COURT WATCH: Motion to Dismiss 4-Year-Old Case Refused after Parties Haggle Over How to Proceed

By Citlalli Florez

WOODLAND, CA – A motion to dismiss a nearly four-year-old case was denied here in Yolo County Superior Court late last week after an assessment showed the accused no longer needed treatment and had not violated any laws since their initial charge in 2019.

The accused case began in November of 2019 with initial charges being possession of a controlled substance and possession of narcotic paraphernalia. The accused pleaded not guilty in July 2020.

There was a motion to dismiss the charges brought by Deputy Public Defender Stephen Betz, appearing for DPD Martha Sequeira.

However, Deputy District Attorney Alex Kian argued, “I understand it’s a misdemeanor meth possession case. I understand that this is a low-level crime; however, the purpose of the opposition is to ensure that she actually gets better.”

Kian added he does not see any successful completion of any of the programs, but there have been no new law violations since the initial charge was filed.

The prosecutor noted, “It does not address whether her drug addiction has been remedied. That’s what I’m looking for, is she getting better? Ultimately what’s going to happen is this case gets dismissed, but she is still going to have a problem, and the goal is to get her better.”

DDA Kian said, “I’m not looking to incarcerate her for her addiction, but this is a means to monitor her because this is a case where she has failed to appear in the past, and there were compliance issues and frankly with completion.”

Judge Samuel T. McAdam asked what would be offered in return, such as diversion. He wanted the DDA to consider that there were “good faith efforts” to come into court with at least three times that were unsuccessful.

It was also noted by the judge when the accused was assessed, the court was told that the accused no longer had a problem. DDA Kian asked for a new assessment to be made and for the accused to come forward and participate.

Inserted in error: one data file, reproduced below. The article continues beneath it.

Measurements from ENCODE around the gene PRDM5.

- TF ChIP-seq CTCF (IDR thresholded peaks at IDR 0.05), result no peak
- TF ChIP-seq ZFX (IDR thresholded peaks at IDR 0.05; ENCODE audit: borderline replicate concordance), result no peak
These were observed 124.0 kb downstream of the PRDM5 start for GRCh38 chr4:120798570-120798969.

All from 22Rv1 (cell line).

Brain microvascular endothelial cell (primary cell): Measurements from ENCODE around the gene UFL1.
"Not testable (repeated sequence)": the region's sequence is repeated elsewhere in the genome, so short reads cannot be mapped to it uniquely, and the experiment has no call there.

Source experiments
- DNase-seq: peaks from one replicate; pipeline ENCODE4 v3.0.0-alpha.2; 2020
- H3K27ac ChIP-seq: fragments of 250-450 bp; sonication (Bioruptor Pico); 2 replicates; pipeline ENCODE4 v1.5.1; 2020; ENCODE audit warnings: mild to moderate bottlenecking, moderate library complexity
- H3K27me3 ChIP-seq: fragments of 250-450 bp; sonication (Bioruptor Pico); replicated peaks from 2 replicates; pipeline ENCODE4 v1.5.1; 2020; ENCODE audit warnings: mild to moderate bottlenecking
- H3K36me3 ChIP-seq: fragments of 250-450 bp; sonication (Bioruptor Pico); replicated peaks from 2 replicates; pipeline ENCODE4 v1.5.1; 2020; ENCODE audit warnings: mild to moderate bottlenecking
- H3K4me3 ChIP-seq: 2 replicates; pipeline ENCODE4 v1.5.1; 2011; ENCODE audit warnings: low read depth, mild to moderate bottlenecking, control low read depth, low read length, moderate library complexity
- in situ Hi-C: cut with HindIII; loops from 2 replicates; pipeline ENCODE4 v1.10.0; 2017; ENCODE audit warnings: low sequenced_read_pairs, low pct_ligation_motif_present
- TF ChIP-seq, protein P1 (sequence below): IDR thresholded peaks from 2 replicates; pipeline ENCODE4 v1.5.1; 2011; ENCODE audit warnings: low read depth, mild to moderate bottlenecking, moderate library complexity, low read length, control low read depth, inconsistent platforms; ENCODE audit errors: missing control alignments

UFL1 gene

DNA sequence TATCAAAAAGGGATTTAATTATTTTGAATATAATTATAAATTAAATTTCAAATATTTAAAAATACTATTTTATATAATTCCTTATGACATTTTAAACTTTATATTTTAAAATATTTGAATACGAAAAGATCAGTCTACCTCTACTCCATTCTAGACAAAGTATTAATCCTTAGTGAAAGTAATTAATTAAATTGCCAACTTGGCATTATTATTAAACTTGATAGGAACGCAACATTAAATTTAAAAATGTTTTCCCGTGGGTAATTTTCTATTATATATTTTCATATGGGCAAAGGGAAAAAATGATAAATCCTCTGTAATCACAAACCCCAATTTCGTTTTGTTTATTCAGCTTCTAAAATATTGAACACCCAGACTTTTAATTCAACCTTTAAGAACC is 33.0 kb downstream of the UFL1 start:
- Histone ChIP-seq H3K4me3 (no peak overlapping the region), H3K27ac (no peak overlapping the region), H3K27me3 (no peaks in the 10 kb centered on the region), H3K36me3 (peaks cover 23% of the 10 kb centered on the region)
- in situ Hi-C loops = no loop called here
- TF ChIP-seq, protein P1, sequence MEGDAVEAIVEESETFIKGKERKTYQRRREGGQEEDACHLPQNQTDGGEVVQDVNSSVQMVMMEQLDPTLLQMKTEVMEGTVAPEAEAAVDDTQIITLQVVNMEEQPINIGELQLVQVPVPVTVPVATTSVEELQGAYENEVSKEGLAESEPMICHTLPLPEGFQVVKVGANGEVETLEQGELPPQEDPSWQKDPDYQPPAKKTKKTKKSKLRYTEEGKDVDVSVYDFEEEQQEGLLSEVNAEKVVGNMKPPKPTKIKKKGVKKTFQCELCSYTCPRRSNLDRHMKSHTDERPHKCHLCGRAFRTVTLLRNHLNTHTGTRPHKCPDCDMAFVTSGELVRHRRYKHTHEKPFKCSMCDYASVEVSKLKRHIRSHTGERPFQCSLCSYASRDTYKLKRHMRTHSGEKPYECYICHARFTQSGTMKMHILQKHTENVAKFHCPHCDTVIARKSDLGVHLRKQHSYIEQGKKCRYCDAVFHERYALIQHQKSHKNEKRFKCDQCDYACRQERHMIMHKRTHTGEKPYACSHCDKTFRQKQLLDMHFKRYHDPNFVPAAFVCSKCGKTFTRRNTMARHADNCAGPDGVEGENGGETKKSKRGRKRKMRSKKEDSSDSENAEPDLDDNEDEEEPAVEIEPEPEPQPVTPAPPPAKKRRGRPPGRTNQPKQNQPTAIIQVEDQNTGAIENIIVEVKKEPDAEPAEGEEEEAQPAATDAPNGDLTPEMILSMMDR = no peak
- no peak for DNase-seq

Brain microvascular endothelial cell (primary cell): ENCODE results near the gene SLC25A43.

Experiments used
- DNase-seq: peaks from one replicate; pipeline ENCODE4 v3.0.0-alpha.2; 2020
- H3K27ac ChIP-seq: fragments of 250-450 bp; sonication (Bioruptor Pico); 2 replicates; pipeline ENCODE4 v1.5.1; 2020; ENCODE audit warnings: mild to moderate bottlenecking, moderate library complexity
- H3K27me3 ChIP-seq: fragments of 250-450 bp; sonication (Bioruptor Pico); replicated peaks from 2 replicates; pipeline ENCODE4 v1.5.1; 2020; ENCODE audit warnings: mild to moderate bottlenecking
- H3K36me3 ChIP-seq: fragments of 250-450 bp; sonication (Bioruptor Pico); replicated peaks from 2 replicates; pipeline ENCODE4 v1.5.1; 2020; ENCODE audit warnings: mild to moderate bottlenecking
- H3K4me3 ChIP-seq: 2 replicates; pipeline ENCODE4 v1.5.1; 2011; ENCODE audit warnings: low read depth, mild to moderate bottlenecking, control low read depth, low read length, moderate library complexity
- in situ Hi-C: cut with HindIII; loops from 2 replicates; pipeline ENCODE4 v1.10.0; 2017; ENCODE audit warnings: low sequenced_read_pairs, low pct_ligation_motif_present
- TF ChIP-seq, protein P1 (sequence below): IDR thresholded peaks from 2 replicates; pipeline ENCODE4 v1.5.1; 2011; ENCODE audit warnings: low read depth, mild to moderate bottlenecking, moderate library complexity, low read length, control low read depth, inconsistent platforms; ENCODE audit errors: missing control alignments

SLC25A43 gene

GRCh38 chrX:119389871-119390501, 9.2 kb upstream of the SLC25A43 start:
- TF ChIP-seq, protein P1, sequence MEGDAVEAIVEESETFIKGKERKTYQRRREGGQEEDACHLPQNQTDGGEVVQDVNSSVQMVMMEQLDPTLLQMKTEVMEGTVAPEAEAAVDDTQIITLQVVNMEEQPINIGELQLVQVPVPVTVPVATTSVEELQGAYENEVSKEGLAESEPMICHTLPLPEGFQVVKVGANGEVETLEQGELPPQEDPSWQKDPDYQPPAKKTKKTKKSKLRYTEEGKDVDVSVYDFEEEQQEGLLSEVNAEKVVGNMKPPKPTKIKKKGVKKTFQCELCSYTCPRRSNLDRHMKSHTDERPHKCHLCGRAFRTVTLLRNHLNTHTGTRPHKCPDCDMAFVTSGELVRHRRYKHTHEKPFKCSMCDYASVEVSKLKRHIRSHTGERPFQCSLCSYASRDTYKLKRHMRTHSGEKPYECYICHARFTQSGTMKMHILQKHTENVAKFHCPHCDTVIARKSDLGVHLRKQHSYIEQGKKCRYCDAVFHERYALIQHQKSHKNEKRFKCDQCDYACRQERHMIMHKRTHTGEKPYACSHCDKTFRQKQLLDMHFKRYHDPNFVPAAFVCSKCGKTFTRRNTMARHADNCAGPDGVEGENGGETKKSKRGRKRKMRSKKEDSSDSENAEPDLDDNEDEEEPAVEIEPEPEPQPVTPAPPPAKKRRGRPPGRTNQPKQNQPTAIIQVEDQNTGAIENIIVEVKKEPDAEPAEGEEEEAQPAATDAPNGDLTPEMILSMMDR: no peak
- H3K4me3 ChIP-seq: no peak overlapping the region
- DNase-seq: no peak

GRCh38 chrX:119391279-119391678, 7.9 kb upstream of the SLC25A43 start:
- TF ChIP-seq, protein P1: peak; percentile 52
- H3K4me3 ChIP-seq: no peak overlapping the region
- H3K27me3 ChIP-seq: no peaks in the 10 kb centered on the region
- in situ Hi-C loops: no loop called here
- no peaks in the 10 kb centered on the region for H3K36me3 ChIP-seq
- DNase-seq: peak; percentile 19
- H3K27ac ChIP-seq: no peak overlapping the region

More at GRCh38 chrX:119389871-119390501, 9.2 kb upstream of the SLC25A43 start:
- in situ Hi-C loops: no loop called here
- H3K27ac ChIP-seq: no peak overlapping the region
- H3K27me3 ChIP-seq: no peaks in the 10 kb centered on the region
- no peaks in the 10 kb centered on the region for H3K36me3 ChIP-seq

The judge stated, “It’s not the judge’s job to decide the merits of the law and so forth; the fact is that a criminal complaint was filed, and she caused all the delays here. There were three failures to appear, and warrants were issued. This extended period of time is because of her, and then she made three good faith efforts to enter programming, and she didn’t complete them… I would be able to entertain a motion to dismiss if I knew that she didn’t have a problem.”

DDA Kian suggested a diversion program. DPD Betz said the district attorney was doing a Harm Reduction appointment to take the first steps toward getting treatment at the beginning of the case and the accused “went beyond what was asked of her.”

The DPD said, “When she started PC 1000 back in 2019, I think there was a different perspective from the government and how they prosecuted these sort of cases and I think there has been a shift towards more of a diversion aspect.

“Even though she has had these attempts that weren’t necessarily successful… the amount of time she has put into each one of these programs, even if it’s short, is still many more hours and much more treatment than she would get than in most diversion programs.”

DPD Betz argued, “The goal of the PC 1000 program is to address low-level offenders and make sure they are not back in the system. There are no additional offenses since this incident which is a substantial period of time… the goal has been met which is harm has been reduced.”

Judge McAdam denied the request to dismiss “without prejudice,” noting, the “reason for the denial is that she caused all this delay, we really don’t know what she’s done… one of the programs which she was in was three to four days, so I don’t (agree) factually with the conclusion that she has done more than she would have done in two or three programs she was in.”

The judge concluded, “If she were performing right now without any previous warrants, I would continue to divert her and have her assessed and figure out what the exact program is that she needed to do. Not focusing on the point that it took four years to get to this point, and if she hadn’t failed to appear over and over in a four-year period, then the outcome would have been different.”

The judge wants the accused to be assessed by an expert.

However, the DPD suggested something different, putting the case on for a bench trial in March in regard to the matter of dismissal. The judge said he would consider the motion to dismiss if the assessment showed that the accused had recovered.

The attorneys discussed the assessment and how it would occur. Some main points that came up was that if the assessor has determined that the accused needed treatment, they would likely be placed on a waitlist for a program for months on end.

There are also only two residential treatment facilities that accept Medi-Cal insurance. Some people are also more likely to be placed further up on the list depending on urgency.

The case was continued until March, 2024.

About The Author

Citlalli Florez is a 4th year undergraduate at the University of California, Berkeley. She is currently majoring in Legal Studies, Chicana/o Studies, and Art Practice. She intends to attend law school in the future with the purpose of gaining skills to further serve her community.

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